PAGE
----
the north face overhead luggage Constitutional ban on drilling in Great Lakes could come before Michigan voters this November

Michigan voters could be asked in November to approve a constitutional ban on drilling in the Great Lakes if a package of bills announced today makes its way through the Legislature.

State Reps. Rebekah Warren, D Ann Arbor, and Pam Byrnes, D Lyndon Township, joined their colleagues in the state House to make the enthusiastic announcement, calling it a plan to protect the Great Lakes by permanently banning drilling.

President Barack Obama walks with Alabama Gov. Bob Riley past oil containment booms being cleaned during a tour of the Theodore Staging Facility in Theodore, Ala., Monday. He was visiting the Gulf Coast region affected by the BP Deepwater Horizon oil spill.

Charles Dharapak The Associated Press

“If we’ve learned anything from what’s happened in the Gulf, it’s that no matter how sophisticated we think we are with technology, and no matter how precise we are, things can go wrong,” Warren said.

Byrnes said a permanent ban on drilling in Michigan’s waters would help keep the Great Lakes from becoming BP’s next victim.

“No amount of oil is worth risking the health of our Great Lakes,” she said. “A permanent ban on drilling is the only way to prevent a catastrophic oil spill like the one in the Gulf from happening here. Workers and communities across our state depend on our waters for everything from their health to their jobs things we can’t jeopardize to drill for oil.”

If the initiative is successful, Michigan would be the first Great Lakes state to enact a permanent ban on drilling.

Drilling in the Great Lakes already is against state law, but the Michigan Legislature and governor could change that at any time. The plan is to get voters to add the ban to the state constitution.

Michigan shares ownership of Great Lakes waters with seven other states and two Canadian provinces. Only three other Great Lakes states Ohio,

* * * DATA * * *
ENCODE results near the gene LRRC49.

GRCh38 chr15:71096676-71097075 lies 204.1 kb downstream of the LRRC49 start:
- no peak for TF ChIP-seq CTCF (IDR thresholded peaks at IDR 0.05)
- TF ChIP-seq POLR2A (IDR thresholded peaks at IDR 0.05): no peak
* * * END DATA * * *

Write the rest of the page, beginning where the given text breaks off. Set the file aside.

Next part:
the north face running Constitutional ban on drilling in Great Lakes could come before Michigan voters this November
New York and Wisconsin currently prohibit drilling in the Great Lakes.

Illinois, Indiana, Minnesota and Pennsylvania allow drilling. In addition, Canadian law permits both onshore and offshore drilling in the Great Lakes.

Warren, who chairs the House Great Lakes and Environment Committee, said the drilling ban will be the first part of a series of water related bills to come through her committee. State Rep. Dan Scripps, D Northport, will be the primary sponsor, but others will be co sponsors, she said.

Warren said she’s expecting strong support in the House. The initiative also will need a two thirds vote of support in the state Senate.

“We’re stewards of a pretty special natural resource, so I think we do have to take that seriously,” Warren said.

The April 20 explosion of the BP owned Deepwater Horizon oil rig caused a massive oil leak in the Gulf of Mexico that remains out of control. The gushing oil has caused billions of dollars in economic damage, paralyzing fishing, boating and tourism industries from New Orleans to Key West.

Byrnes said a similar accident in the Great Lakes would have a disastrous effect on businesses along Michigan’s more than 3,000 miles of coastline. She said it would devastate the Great Lakes’ $7 billion fishing and $9 billion boating industries and the hundreds of thousands of jobs associated with them,
the north face running Constitutional ban on drilling in Great Lakes could come before Michigan voters this November
while destroying the state’s vital tourism industry.